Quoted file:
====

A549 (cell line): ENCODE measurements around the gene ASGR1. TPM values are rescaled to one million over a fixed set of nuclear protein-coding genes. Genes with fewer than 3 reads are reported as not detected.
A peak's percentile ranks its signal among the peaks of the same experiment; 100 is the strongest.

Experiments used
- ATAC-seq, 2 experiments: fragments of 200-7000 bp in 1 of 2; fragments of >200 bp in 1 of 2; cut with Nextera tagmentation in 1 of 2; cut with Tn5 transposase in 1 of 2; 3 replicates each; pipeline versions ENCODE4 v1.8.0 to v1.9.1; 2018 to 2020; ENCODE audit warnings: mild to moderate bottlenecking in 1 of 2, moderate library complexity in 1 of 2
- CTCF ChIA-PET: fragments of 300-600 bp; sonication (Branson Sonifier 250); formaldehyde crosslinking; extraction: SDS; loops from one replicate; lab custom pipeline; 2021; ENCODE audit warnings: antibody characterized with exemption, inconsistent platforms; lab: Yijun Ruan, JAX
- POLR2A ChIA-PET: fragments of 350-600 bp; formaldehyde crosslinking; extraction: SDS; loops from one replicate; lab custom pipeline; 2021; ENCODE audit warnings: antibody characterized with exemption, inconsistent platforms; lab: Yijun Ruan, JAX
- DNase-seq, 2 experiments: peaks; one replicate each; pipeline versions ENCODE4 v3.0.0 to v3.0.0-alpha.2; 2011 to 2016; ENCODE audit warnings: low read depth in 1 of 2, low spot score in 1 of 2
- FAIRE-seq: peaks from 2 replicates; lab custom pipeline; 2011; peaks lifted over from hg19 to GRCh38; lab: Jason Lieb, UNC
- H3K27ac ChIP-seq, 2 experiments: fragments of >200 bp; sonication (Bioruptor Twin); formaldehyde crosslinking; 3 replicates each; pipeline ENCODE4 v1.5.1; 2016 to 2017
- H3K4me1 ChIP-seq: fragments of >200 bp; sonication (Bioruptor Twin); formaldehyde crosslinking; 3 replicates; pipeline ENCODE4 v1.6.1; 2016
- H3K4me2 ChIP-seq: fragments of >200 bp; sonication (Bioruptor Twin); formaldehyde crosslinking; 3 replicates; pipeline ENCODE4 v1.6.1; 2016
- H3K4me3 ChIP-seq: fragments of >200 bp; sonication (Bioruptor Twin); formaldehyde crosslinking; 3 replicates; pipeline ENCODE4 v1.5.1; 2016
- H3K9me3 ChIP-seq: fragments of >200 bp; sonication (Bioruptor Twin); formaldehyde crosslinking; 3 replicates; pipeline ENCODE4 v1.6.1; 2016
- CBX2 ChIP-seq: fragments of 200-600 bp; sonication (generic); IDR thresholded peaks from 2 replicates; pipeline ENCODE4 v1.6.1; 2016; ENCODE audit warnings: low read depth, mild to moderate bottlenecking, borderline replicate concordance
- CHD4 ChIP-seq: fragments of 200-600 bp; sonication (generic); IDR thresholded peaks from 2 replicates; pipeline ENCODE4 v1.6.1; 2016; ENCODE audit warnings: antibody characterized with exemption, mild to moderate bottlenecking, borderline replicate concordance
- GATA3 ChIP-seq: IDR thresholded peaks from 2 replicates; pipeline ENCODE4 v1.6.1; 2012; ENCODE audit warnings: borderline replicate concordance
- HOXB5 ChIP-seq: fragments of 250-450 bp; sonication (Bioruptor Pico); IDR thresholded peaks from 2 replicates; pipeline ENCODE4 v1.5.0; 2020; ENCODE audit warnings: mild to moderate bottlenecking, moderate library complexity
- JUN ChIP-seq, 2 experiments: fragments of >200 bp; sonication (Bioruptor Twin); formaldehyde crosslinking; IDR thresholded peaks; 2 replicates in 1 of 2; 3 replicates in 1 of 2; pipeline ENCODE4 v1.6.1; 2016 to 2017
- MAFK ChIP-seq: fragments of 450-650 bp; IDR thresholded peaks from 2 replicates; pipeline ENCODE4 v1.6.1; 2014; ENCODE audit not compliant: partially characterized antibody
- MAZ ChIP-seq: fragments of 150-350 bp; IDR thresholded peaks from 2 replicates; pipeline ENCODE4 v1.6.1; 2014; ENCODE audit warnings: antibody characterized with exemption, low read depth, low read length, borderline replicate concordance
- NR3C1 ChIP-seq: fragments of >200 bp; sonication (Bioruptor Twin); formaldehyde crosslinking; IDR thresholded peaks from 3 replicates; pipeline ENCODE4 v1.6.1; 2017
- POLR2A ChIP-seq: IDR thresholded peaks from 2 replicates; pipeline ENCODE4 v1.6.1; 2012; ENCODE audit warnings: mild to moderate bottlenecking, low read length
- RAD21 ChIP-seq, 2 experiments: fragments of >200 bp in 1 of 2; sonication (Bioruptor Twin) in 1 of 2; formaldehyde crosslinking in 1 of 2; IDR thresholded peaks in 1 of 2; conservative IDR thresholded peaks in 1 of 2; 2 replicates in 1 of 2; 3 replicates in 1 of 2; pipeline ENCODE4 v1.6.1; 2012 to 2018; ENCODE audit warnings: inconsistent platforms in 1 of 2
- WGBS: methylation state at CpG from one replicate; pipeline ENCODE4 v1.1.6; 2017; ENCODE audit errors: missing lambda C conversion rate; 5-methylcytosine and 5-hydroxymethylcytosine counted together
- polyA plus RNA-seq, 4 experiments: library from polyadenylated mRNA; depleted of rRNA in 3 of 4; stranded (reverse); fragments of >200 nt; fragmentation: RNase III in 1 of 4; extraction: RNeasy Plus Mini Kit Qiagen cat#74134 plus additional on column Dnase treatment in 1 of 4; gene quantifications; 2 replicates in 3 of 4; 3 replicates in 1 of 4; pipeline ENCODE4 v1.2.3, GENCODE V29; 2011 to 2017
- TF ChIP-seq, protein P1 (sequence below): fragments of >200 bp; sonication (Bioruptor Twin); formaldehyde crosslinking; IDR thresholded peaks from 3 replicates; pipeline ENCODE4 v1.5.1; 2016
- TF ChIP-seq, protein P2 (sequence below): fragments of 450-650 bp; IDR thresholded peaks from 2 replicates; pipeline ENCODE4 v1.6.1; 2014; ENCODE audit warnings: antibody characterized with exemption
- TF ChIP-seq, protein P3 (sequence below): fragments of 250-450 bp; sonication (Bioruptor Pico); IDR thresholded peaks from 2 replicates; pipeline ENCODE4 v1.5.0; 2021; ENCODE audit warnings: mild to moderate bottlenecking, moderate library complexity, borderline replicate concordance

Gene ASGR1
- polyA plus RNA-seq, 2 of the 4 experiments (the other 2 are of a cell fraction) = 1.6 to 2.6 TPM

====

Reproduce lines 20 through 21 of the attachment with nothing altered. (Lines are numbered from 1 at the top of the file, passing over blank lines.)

- MAZ ChIP-seq: fragments of 150-350 bp; IDR thresholded peaks from 2 replicates; pipeline ENCODE4 v1.6.1; 2014; ENCODE audit warnings: antibody characterized with exemption, low read depth, low read length, borderline replicate concordance
- NR3C1 ChIP-seq: fragments of >200 bp; sonication (Bioruptor Twin); formaldehyde crosslinking; IDR thresholded peaks from 3 replicates; pipeline ENCODE4 v1.6.1; 2017